Production of driving licence cards resumes – Mbalula

Transport minister set to release details about backlog and timetable for its eradication next week.
The backlog probably exceeds a million cards and will take months to clear. Image: Moneyweb

Motorists affected by the breakdown in the driving licence card production machine will have to remain patient for a bit longer before they get an idea of how long it will take before they receive their cards.

Transport Minister Fikile Mbalula tweeted on Wednesday during a visit to the Driving Licence Card Authority (DLCA) offices in Pretoria that the broken driving licence card producing machine is fixed and back in operation.

However, the DLCA is remaining tight-lipped about the extent of the driving licence card production backlog and how long it will take to get rid of.

The DLCA, a trading entity of the Department of Transport that is responsible for producing and delivering driving licence cards in the country, said on Thursday it had been given a directive not to give out this information.

The entity said this is because Mbalula will be making an announcement next week on this issue.

It appears likely from Moneyweb calculations that the backlog now exceeds one million driving licence cards and, based on the production capacity of the machine, that it will take almost four months for the backlog to be eradicated.

Renewals

Apart from the backlog, Mbalula confirmed in August 2021 that nationally 42.4% or 1.2 million licences had not yet been renewed out of a total of 2.8 million licences that have expired since March 26 2020, when the Covid-19 pandemic lockdowns commenced.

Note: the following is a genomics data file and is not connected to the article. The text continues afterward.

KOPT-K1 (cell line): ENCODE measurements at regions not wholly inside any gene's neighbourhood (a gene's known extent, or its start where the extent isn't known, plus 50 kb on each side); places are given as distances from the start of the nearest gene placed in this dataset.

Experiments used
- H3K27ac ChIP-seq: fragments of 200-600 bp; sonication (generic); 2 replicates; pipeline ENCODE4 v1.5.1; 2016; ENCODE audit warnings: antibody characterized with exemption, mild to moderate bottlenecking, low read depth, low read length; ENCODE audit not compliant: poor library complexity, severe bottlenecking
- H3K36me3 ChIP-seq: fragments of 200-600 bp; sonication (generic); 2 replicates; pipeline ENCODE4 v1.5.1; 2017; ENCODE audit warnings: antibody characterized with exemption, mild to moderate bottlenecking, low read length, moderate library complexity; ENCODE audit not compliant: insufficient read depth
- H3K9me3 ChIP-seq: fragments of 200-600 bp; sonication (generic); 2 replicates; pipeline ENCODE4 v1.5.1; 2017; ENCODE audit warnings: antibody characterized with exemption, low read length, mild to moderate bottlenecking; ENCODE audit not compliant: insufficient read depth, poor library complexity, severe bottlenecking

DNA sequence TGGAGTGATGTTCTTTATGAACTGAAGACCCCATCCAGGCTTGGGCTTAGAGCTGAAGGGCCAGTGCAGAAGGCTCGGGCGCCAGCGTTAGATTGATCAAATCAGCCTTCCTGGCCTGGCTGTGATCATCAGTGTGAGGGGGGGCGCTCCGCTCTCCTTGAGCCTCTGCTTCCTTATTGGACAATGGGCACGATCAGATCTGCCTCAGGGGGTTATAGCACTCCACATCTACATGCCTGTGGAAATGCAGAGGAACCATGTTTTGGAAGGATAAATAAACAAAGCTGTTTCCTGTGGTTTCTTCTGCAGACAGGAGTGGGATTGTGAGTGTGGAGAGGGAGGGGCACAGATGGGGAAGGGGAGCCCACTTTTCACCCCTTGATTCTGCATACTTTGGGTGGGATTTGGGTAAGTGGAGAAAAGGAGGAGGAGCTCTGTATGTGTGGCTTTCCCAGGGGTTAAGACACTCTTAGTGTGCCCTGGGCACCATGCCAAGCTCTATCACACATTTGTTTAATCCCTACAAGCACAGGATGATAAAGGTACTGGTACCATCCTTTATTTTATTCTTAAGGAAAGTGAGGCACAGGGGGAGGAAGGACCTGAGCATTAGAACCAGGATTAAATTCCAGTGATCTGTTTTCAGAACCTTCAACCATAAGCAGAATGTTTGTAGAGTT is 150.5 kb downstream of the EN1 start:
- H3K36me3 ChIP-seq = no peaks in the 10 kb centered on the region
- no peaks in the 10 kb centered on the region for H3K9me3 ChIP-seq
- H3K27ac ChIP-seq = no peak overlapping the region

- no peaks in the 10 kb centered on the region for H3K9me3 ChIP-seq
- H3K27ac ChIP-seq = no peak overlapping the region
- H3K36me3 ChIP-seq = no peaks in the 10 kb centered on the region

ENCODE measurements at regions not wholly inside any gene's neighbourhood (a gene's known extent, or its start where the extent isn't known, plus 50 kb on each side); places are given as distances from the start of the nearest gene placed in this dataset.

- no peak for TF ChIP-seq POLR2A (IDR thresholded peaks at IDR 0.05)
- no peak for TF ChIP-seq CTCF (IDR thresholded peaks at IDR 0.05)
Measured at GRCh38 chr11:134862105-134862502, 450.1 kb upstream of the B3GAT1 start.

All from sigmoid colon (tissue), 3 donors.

At the same time, Mbalula announced a further extension to the validity period of driving licences that expired during the Covid-19 lockdowns to the end of March 2022.

Read: Mbalula extends driving licence renewal period, says system is ‘a mess’

The Road Traffic Management Corporation (RTMC) subsequently reported that motorists whose licences had expired during the lockdowns had been slow to renew them and urged them to do so.

The calculation of the size of the driving licence card backlog is partly based on the confirmation by the Department of Transport to Moneyweb on December 15 that there was a backlog as at December 1 of 383 000 driving licence cards because of the breakdown of the machine.

In addition, the department confirmed that the card producing machine broke down on November 7 2021.

It added that the DLCA has the capacity to produce around 300 000 cards a month.

“This gives the DLCA the comfort that the backlog will be cleared as quickly as possible once the machine is back in full operation,” it said at the time.

The need to work ‘day and night’ 

The 383 000 backlog as at December 1 resulted from the machine not being operational for 17 working days.

If the machine started producing cards again from Monday this week, it nonetheless would not have been operational for a further 35 working days.

If the backlog increased during these 35 working days at the same rate of 22 529 cards a day as it did in the 17 working days from November 7 to December 1, it means the backlog has now increased by a further 788 529, bringing the total backlog to 1 171 529 cards.

However, it is likely the backlog increased at a slower rate during this 35-day period because much of this period was during the festive season.

It will take almost four months for the machine to get rid of a 1.17 million card backlog if it is able to continuously produce 300 000 cards a month.

However, the Department of Transport did not indicate if the 300 000 cards a month production capacity of the machine included working over weekend and overtime.

Read: New smart card driving licence machines to replace broken card machine

Mbalula said in a video released alongside his tweet this week about the card printer being operational again that DLCA staff are working “day and night shifts” to get South Africa’s driving licence cards printed.

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“1.2 million licenses had not yet been renewed out of a total of 2.8 million licenses that have expired since March 26 2020 ”

I wonder — Is this the beginning of another citizens revolt???
Maybe e-tolls V2.0 ???

End of comments.

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